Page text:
RESOLUTE BAY, Nunavut - Michaelle Jean launched a passionate defence of Canada's seal hunt against international critics who have decried her participation in an Inuit seal-skinning ritual.
The Governor General said in an interview with The Canadian Press that her main intention at a community festival in Rankin Inlet was to share in the culture of her hosts. But she was aware of the political overtones.
When presented with a seal carcass, Jean helped cut through the flesh, swallowed a piece of its heart and wiped her blood-spattered fingers clean with tissue.
"I think a person in my position knows exactly what's in the air and I'm aware of the context," Jean said in an interview.
"But this activity is part of the way of life of thousands of people in our country. In the North, in the Arctic, in the East, also in coastal regions," Jean said.
"It is part of their way of life. It is part of their economy. It is well-administrated. It is vital for them. It is done in a sustainable way. A very respectful way.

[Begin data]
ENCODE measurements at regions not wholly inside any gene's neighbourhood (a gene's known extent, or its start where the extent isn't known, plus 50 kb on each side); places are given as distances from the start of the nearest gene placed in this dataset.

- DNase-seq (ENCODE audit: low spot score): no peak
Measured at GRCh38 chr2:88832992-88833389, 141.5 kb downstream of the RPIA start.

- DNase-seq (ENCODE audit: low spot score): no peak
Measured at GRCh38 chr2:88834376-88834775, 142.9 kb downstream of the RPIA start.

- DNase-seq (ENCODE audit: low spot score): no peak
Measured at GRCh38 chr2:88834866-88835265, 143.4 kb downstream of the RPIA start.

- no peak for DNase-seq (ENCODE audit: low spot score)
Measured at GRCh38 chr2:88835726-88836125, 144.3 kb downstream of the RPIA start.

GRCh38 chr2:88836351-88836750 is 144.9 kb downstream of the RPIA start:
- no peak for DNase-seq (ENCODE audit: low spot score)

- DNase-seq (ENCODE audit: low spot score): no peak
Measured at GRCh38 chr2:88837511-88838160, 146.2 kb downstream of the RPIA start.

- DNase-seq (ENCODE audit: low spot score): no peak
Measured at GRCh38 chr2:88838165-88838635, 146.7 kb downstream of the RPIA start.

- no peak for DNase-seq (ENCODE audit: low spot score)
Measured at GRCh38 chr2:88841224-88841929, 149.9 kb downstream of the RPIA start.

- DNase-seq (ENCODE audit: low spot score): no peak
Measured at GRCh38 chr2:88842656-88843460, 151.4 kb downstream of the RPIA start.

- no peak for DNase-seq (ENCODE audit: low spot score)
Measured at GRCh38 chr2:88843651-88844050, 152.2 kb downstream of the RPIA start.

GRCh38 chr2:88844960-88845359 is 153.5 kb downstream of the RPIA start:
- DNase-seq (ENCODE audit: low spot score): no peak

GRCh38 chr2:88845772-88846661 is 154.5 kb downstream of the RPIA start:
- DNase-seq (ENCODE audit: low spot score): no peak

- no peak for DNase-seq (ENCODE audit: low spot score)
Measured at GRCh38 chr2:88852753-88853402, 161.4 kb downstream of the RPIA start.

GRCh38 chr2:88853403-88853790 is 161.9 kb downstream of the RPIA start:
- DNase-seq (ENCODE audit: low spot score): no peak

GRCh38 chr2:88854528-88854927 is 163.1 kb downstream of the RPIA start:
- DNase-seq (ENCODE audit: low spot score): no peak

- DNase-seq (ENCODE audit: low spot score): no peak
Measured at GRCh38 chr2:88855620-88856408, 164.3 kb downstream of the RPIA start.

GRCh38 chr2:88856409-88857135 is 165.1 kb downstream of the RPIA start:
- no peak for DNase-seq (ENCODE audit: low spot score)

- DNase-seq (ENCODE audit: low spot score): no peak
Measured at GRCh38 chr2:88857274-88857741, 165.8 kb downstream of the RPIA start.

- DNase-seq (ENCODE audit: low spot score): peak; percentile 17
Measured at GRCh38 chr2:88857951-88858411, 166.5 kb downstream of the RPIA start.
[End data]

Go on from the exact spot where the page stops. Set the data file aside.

"And I'm certainly not indifferent to that. I respect that."
The Governor General got a close personal glimpse of her snack in its natural habitat. She spotted a number of seals during a snowmobile tour over the icy Northwest Passage on Wednesday.
She had been warned by the Arctic Rangers escorting her that if they spotted a seal, they might do what they usually do: hunt it. Jean's office told them to hunt like they normally would.
Some members of the travelling party referred to it as a "hunt," while others called it an "excursion."
In the end, none of her travelling companions drew a rifle during the outing and no seals were hunted.